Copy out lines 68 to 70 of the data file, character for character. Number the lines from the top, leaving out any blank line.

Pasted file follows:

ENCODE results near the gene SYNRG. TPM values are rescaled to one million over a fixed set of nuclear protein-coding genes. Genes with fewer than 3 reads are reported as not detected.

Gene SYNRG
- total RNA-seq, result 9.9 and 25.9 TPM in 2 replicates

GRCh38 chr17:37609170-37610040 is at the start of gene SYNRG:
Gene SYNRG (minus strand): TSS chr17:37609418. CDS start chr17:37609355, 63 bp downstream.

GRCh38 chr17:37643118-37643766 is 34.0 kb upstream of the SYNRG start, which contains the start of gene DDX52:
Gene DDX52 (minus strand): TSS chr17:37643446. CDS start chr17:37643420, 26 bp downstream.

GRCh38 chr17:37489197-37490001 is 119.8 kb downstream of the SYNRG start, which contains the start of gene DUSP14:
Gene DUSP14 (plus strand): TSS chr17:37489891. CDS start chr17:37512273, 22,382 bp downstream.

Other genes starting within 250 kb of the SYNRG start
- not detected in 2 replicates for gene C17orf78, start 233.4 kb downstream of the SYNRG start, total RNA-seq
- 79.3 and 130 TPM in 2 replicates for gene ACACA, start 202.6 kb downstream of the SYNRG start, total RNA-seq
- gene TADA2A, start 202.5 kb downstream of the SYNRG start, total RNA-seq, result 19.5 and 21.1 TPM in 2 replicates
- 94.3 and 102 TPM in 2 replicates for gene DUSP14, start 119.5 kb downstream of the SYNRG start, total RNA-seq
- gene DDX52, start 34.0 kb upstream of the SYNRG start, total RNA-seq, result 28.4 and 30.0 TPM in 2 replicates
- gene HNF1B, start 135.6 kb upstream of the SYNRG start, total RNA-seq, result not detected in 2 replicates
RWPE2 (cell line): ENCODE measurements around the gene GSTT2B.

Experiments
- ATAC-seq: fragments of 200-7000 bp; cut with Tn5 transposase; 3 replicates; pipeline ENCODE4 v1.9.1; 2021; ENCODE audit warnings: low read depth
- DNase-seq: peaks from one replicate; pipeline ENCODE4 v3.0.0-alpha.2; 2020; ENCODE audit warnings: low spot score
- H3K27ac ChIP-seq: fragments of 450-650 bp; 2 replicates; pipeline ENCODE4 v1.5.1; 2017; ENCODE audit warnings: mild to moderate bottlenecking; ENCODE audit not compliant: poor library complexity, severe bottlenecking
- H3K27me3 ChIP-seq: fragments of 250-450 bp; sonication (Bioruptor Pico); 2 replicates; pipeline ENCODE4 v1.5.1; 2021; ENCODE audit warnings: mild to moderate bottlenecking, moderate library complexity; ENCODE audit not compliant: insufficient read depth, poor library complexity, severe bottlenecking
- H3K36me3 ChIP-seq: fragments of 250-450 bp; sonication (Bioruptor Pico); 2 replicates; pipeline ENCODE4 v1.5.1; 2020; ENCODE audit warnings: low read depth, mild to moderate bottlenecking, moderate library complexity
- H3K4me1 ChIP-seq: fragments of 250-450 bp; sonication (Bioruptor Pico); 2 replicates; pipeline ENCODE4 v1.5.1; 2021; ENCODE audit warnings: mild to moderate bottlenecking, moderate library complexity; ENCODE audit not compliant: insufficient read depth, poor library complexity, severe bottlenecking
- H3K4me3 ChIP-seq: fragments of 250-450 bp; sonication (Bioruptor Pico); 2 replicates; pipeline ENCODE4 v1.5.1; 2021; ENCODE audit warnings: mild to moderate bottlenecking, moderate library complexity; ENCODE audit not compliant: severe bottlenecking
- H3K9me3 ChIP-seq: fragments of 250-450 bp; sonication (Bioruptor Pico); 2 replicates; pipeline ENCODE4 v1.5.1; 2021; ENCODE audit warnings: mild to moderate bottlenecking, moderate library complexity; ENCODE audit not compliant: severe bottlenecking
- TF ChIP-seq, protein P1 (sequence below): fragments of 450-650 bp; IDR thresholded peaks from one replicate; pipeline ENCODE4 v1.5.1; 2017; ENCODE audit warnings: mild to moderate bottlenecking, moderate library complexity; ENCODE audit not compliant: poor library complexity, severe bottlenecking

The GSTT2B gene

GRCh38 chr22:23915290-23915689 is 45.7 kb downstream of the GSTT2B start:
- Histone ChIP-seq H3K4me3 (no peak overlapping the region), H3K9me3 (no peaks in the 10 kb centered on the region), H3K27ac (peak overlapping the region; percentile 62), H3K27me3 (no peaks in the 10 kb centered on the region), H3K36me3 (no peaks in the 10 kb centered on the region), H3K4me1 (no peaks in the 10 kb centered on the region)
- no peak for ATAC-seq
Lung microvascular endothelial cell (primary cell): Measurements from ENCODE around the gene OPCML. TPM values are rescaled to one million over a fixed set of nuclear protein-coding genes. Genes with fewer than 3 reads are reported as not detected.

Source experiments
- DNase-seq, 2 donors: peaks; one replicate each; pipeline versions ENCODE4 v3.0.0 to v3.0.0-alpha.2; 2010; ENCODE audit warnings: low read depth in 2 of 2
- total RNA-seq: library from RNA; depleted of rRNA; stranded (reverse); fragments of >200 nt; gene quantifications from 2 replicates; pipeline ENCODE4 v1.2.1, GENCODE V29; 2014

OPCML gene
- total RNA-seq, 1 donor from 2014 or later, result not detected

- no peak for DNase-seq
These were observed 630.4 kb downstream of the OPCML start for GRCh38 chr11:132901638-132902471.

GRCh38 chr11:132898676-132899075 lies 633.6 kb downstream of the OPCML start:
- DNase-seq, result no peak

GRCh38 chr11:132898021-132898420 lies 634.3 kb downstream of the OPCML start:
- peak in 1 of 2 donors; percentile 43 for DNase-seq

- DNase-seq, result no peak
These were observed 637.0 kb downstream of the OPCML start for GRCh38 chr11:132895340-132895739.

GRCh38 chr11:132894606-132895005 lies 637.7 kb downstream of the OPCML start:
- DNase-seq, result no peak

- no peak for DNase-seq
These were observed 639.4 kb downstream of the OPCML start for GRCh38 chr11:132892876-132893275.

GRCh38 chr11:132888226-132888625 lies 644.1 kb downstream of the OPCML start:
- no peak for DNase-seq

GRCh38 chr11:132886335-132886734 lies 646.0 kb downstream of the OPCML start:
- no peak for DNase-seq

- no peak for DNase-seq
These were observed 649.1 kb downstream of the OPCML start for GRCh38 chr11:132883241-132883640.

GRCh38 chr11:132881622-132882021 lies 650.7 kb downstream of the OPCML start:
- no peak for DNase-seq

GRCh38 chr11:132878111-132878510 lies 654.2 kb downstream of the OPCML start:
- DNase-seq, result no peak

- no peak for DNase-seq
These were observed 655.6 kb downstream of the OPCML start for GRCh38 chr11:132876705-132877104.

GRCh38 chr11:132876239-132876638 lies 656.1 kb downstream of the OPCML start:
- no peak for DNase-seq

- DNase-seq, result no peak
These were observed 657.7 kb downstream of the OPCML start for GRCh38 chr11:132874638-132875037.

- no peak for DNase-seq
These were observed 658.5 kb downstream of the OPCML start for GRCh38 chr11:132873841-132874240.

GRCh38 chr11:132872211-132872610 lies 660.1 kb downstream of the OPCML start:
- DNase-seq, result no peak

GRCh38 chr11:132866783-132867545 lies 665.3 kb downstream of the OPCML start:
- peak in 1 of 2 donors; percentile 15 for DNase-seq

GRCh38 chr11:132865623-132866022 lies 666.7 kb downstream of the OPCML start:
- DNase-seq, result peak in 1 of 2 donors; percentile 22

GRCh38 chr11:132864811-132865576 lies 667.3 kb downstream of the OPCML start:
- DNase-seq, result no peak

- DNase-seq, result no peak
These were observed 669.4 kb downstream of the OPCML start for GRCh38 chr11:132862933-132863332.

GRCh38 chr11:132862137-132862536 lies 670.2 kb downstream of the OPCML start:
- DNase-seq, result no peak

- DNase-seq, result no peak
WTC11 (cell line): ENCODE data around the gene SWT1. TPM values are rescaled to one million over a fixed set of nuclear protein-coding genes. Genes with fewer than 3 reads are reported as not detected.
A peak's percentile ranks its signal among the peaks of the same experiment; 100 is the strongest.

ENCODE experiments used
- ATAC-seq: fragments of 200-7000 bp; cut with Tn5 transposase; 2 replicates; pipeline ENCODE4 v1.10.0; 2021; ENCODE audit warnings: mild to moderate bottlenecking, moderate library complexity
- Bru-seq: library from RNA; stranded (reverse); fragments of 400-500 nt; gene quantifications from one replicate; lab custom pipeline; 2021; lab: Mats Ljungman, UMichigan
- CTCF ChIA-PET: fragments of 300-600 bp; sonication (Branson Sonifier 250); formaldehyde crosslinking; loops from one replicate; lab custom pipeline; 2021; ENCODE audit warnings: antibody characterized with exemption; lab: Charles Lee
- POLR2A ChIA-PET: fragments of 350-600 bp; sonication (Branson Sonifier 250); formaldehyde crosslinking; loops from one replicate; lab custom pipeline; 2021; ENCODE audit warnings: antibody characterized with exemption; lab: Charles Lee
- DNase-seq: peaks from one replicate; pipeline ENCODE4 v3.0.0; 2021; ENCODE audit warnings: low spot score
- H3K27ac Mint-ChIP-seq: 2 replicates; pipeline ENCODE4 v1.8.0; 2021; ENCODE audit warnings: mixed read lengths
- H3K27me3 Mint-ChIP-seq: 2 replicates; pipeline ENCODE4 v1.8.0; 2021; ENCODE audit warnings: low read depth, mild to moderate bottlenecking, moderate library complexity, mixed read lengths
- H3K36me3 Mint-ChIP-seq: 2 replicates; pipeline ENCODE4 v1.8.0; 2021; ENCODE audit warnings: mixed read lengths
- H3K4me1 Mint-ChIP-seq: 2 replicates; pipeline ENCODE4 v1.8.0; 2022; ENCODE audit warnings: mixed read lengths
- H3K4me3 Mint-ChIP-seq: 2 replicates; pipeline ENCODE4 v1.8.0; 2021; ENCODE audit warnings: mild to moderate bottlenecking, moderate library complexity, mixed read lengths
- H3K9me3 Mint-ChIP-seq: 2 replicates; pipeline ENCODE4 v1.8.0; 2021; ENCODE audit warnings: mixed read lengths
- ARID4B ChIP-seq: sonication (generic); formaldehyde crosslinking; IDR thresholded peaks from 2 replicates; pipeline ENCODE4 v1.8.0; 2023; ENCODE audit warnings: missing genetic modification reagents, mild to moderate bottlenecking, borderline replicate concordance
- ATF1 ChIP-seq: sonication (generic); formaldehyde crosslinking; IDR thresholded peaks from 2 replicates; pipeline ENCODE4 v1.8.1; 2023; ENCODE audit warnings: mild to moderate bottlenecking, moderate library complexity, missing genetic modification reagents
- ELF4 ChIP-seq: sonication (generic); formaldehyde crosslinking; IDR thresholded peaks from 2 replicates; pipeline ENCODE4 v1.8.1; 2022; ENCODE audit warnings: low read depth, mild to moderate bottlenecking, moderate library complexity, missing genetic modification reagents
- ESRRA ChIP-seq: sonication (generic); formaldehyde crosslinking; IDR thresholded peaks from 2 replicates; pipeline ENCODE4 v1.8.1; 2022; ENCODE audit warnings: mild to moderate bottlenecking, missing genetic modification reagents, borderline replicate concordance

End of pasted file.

GRCh38 chr11:132872211-132872610 lies 660.1 kb downstream of the OPCML start:
- DNase-seq, result no peak

GRCh38 chr11:132866783-132867545 lies 665.3 kb downstream of the OPCML start: